As it currently stands, consumers in California and across the nation face very difficult battles when trying to have their student loan debt discharged during bankruptcy. That could change, however, as two important cases make their way through the court system. At least one will be heard by the U.S. Supreme Court, which has not changed the approach toward student loans and personal bankruptcy since 2005.
According to statistics, medical bills are a leading indicator of an individual's likelihood of filing for bankruptcy. Medical debt tends to come on unexpectedly, and then build rapidly. Residents caught in the wake of an unexpected illness or injury are often unable to gain control of the situation, and may need to eventually seek Chapter 7 bankruptcy protection. The following tips are offered to assist California residents in taking steps to help avoid becoming mired in medical debt.
In the conclusion of a recent federal judgment against a fraudulent debt relief company, an individual has been ordered to pay $7.9 million in restitution to consumers who were bilked out of their hard-earned money. The company, under the name DebtPro 123, promised clients debt reorganization and settlement services. In reality, however, clients received little or nothing in return for their monthly payments. In fact, many emerged from the process in even greater financial turmoil than when they began, which is not an uncommon outcome for consumers in California and across the nation who are seeking debt relief.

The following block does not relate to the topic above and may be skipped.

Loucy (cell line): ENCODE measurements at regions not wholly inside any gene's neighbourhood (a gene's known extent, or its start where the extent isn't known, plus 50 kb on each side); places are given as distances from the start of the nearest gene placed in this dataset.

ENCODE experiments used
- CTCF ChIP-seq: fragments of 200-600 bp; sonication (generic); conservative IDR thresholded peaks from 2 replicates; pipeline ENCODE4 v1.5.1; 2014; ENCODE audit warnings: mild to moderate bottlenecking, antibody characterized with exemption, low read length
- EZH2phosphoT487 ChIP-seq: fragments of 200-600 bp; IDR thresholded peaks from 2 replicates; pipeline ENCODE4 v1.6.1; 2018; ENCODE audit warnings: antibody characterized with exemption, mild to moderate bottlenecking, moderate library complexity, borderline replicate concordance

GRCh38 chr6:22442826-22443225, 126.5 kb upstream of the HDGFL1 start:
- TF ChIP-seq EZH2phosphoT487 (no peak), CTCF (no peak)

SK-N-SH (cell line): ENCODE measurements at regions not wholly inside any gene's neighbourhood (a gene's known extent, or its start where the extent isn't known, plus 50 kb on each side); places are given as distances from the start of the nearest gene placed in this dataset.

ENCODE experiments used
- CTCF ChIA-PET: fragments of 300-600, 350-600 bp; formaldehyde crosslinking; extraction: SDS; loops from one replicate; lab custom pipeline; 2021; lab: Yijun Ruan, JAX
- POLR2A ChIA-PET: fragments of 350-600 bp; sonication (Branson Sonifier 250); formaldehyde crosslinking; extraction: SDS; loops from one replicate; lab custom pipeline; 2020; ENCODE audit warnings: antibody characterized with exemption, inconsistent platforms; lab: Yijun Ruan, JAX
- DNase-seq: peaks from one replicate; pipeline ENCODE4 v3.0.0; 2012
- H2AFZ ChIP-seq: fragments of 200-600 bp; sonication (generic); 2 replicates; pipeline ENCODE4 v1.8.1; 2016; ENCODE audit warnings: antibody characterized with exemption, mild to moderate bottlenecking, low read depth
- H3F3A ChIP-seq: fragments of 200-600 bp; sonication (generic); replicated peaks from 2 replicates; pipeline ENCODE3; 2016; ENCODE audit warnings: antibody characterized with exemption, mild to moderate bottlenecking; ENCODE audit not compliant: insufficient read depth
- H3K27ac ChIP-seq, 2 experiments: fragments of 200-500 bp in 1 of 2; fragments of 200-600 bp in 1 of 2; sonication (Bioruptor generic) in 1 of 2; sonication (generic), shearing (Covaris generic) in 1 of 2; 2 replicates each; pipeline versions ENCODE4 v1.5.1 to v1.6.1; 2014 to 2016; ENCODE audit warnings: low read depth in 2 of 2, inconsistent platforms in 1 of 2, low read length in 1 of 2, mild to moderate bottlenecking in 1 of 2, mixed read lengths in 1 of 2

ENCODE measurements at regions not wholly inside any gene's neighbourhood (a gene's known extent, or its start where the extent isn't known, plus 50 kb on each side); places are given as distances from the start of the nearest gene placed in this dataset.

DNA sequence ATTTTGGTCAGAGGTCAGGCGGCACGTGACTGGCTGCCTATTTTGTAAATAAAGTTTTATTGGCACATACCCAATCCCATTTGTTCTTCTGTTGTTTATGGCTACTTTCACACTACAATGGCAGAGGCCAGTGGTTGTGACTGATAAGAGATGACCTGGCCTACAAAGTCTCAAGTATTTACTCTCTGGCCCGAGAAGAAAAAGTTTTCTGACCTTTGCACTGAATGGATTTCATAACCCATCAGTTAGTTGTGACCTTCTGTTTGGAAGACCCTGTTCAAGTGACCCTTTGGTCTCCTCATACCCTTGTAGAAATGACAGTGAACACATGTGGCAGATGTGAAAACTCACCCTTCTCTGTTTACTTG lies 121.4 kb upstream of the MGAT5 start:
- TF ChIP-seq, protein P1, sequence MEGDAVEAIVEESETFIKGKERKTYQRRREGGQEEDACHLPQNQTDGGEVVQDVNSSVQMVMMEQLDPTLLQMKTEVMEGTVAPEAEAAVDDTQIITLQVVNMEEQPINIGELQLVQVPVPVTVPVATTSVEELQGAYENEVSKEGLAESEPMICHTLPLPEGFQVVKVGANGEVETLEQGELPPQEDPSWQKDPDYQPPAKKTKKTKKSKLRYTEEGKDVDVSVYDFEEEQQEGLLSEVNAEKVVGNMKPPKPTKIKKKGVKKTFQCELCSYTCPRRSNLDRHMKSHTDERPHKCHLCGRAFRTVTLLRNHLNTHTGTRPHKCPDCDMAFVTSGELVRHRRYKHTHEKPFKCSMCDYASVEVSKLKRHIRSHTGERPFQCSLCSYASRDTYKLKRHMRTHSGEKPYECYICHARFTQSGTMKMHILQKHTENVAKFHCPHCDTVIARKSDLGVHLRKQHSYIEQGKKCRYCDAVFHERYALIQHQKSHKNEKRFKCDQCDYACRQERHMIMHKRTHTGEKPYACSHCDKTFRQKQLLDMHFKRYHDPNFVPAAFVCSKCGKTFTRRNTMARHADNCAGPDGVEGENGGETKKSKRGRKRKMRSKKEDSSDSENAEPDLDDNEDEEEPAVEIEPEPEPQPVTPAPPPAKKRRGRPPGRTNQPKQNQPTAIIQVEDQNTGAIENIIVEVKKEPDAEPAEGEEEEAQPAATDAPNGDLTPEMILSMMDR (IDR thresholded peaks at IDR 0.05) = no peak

For as many stories of financial strife that exist, there is an equal or greater number of factors that have combined to create those scenarios. Student loan debt is a perfect example. While many people assume that everyone with student loan debt is in the early portion of his or her adult life, there are many older Americans who also struggle under the same burden. Unfortunately, unmanageable debt is a far more pressing concern for California residents who are nearing the end of their professional lives.